National sectoral policies generally develop with reasonable order and predictability, even though they develop in spurts. Usually, the process commences when an issue is placed on the Government’s agenda, either as a reaction to a sectoral issue of public interest or merely out of contention. It is ideal for the starting point for policy development to be grounded in the specific conditions, existing institutional settings and challenges of the country. These are necessarily influenced by social, economic and political factors. In addition, policy-makers should be well-informed about international good practice and, should such data exist, policy should be based on sound evidence regarding the challenges to be addressed. Moreover, policy design should be founded on a realistic feasibility assessment, including the level of commitment of the key stakeholders.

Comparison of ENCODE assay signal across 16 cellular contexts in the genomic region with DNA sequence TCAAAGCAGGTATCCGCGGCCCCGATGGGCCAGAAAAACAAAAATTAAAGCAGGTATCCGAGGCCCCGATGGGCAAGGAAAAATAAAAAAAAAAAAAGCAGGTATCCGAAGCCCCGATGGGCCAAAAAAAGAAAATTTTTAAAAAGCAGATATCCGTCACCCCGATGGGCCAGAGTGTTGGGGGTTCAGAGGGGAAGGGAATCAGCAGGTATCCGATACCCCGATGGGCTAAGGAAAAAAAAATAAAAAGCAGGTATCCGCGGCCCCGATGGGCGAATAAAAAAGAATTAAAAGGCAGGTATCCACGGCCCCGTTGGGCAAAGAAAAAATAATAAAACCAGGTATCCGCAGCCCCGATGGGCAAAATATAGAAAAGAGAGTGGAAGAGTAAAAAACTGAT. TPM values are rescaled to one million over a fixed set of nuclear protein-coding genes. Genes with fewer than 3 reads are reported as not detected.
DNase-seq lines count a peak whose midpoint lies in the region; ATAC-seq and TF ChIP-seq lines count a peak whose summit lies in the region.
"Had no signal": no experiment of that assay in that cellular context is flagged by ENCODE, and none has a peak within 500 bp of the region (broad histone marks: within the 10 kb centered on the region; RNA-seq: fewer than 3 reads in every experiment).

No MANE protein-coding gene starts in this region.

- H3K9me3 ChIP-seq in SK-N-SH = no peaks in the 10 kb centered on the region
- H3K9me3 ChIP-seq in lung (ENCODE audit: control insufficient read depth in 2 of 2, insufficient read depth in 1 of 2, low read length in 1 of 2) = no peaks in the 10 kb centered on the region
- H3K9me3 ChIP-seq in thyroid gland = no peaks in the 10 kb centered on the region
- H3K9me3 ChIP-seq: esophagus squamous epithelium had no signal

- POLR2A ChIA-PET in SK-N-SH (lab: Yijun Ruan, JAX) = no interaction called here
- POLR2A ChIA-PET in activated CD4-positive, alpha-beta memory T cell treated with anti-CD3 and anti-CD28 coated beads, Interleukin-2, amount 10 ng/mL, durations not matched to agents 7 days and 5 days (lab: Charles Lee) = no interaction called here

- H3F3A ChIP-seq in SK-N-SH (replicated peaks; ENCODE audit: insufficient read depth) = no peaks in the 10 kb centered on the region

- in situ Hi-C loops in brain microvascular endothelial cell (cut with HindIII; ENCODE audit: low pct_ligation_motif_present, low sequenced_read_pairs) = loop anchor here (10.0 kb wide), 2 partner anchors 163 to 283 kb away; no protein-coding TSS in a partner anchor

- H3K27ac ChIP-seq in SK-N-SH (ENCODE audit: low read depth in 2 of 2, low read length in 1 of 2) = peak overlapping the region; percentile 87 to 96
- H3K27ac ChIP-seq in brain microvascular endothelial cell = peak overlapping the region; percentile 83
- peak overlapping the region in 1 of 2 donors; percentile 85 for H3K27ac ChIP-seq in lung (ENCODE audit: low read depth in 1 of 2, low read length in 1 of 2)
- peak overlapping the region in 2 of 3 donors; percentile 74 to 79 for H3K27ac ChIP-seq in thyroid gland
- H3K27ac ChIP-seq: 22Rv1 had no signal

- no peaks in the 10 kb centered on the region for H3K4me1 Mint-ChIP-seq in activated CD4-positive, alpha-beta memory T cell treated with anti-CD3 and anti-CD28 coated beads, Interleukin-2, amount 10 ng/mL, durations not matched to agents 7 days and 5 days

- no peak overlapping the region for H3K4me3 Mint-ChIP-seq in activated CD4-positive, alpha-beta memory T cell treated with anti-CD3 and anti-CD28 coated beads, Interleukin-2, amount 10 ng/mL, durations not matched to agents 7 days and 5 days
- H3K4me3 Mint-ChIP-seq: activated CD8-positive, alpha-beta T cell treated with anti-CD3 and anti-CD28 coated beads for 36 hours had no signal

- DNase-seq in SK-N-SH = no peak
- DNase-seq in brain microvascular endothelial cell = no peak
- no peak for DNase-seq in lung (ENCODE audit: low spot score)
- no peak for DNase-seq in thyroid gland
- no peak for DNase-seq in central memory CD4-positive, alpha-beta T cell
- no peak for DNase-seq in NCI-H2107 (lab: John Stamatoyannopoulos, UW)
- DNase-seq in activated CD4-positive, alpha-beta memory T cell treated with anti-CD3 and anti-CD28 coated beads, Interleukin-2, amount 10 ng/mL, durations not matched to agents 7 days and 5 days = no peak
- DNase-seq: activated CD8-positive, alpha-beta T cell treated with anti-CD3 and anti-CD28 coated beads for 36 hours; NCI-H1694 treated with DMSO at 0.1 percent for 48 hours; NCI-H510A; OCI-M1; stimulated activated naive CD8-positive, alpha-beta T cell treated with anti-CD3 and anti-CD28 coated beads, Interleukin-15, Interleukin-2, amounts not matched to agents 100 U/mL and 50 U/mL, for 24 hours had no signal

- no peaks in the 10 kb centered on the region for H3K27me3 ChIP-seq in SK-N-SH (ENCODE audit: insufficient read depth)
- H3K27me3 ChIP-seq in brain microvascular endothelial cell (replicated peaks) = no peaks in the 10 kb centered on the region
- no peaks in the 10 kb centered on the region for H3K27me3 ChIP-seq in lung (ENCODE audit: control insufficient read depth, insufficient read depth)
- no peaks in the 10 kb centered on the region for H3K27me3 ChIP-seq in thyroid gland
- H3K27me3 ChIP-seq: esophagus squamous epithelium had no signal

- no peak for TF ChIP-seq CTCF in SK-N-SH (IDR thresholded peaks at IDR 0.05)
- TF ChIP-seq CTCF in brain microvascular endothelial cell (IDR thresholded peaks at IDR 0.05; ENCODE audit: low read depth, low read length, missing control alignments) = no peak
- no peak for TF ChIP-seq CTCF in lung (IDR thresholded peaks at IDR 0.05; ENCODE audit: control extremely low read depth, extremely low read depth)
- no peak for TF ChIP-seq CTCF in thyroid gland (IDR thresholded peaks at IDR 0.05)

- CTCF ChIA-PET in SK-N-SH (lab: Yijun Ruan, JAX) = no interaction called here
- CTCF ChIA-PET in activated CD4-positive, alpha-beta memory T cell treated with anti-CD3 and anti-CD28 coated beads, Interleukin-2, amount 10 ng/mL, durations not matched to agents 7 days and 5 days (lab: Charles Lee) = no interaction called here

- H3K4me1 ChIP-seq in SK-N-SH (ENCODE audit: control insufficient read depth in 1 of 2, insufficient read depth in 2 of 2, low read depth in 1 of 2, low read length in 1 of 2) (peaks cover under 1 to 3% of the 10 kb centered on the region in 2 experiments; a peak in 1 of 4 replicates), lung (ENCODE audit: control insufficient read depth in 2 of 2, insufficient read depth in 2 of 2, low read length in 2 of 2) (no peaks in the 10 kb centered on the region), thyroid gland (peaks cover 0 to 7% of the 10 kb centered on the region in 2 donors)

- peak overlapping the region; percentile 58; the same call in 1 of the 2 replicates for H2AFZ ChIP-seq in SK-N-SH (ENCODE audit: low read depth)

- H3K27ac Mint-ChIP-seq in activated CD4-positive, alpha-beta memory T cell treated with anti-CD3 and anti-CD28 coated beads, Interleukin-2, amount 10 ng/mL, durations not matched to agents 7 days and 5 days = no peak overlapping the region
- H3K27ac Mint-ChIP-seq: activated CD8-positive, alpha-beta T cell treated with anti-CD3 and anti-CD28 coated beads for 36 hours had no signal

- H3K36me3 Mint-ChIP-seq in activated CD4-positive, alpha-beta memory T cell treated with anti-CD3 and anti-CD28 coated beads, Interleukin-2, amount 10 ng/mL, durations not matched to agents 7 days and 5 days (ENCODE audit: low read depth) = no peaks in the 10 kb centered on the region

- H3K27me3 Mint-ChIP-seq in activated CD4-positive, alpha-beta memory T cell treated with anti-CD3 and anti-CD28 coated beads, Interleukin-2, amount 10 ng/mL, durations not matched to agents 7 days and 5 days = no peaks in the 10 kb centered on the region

In putting together a national sectoral policy, the input of key stakeholders is critical. Transparent and fair consultation with stakeholders raises awareness of the challenges faced that might not be evident from the policy maker’s point of view, helps in the development of possible solutions, and facilitates the achievement of consensus on action thereby minimising friction. However, it also raises the possibility that certain existing stakeholders with an interest in the policy being enacted or other potential stakeholders who have not yet come into being are prejudiced through the consultation process due to asymmetries of power that might exist in societal and market settings at the time of the enactment of the policy. This means that in order for policy to be non-discriminatory and non-exclusive, policy makers also have to ascertain that they take into account the interests of those groups that are not as well-organised as those that will participate in the consultation process and also of those interests that have not yet come into existence with a view to allow for new markets, new industries and enlargements thereof to take place.